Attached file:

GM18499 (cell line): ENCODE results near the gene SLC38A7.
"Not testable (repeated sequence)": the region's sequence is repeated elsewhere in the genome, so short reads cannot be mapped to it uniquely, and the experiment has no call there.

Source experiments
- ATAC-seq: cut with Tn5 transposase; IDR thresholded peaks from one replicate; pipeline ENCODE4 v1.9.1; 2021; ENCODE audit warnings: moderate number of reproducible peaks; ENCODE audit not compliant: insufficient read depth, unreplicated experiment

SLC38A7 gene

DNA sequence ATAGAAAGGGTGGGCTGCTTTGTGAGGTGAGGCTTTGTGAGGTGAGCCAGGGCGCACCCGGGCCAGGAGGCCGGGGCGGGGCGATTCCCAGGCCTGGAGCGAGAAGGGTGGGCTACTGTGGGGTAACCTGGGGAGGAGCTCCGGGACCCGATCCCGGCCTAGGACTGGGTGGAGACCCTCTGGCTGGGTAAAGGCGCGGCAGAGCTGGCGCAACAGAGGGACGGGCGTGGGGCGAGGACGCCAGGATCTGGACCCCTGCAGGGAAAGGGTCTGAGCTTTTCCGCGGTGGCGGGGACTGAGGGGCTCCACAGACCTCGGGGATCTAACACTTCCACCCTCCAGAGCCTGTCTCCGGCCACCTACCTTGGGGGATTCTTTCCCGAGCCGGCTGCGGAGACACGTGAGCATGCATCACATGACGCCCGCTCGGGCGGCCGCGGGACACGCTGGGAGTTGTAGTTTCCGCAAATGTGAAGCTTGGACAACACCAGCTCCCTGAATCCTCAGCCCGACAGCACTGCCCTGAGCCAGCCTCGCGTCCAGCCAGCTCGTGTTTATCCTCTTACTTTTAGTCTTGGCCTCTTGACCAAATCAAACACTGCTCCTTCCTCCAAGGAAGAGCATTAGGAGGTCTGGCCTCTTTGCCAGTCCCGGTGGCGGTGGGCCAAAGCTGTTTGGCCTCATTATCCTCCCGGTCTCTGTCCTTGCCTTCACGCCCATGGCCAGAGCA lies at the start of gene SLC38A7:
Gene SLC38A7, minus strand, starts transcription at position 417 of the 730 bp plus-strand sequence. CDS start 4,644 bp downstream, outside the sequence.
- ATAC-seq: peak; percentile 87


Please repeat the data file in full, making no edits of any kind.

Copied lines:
GM18499 (cell line): ENCODE results near the gene SLC38A7.
"Not testable (repeated sequence)": the region's sequence is repeated elsewhere in the genome, so short reads cannot be mapped to it uniquely, and the experiment has no call there.

Source experiments
- ATAC-seq: cut with Tn5 transposase; IDR thresholded peaks from one replicate; pipeline ENCODE4 v1.9.1; 2021; ENCODE audit warnings: moderate number of reproducible peaks; ENCODE audit not compliant: insufficient read depth, unreplicated experiment

SLC38A7 gene

DNA sequence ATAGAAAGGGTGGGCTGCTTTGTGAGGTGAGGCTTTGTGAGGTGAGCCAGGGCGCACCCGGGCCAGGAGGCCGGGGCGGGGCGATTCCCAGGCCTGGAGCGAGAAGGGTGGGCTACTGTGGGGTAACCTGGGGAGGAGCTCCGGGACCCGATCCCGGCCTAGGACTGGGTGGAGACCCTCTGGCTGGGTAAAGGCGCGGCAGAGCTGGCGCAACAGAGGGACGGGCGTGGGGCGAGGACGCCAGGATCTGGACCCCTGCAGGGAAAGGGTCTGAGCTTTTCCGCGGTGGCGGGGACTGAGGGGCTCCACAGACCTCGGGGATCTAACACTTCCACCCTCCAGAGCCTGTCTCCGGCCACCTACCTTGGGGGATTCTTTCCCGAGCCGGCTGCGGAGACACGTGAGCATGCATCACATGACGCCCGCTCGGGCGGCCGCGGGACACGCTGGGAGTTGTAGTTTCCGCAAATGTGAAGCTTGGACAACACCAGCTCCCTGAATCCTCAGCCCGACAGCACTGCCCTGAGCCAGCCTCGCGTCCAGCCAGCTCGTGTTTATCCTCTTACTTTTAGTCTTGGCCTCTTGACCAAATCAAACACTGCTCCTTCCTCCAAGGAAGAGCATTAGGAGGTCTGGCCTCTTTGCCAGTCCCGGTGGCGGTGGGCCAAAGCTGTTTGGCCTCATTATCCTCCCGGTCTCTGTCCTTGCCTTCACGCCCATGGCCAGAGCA lies at the start of gene SLC38A7:
Gene SLC38A7, minus strand, starts transcription at position 417 of the 730 bp plus-strand sequence. CDS start 4,644 bp downstream, outside the sequence.
- ATAC-seq: peak; percentile 87